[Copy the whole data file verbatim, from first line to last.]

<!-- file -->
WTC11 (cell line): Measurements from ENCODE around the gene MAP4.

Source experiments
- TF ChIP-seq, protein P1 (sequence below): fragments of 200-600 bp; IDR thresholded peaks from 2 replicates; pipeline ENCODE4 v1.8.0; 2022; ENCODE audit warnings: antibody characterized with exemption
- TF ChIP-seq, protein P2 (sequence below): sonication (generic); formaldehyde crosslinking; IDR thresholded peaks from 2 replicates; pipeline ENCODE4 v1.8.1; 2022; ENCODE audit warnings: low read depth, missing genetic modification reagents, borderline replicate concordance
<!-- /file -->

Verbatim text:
WTC11 (cell line): Measurements from ENCODE around the gene MAP4.

Source experiments
- TF ChIP-seq, protein P1 (sequence below): fragments of 200-600 bp; IDR thresholded peaks from 2 replicates; pipeline ENCODE4 v1.8.0; 2022; ENCODE audit warnings: antibody characterized with exemption
- TF ChIP-seq, protein P2 (sequence below): sonication (generic); formaldehyde crosslinking; IDR thresholded peaks from 2 replicates; pipeline ENCODE4 v1.8.1; 2022; ENCODE audit warnings: low read depth, missing genetic modification reagents, borderline replicate concordance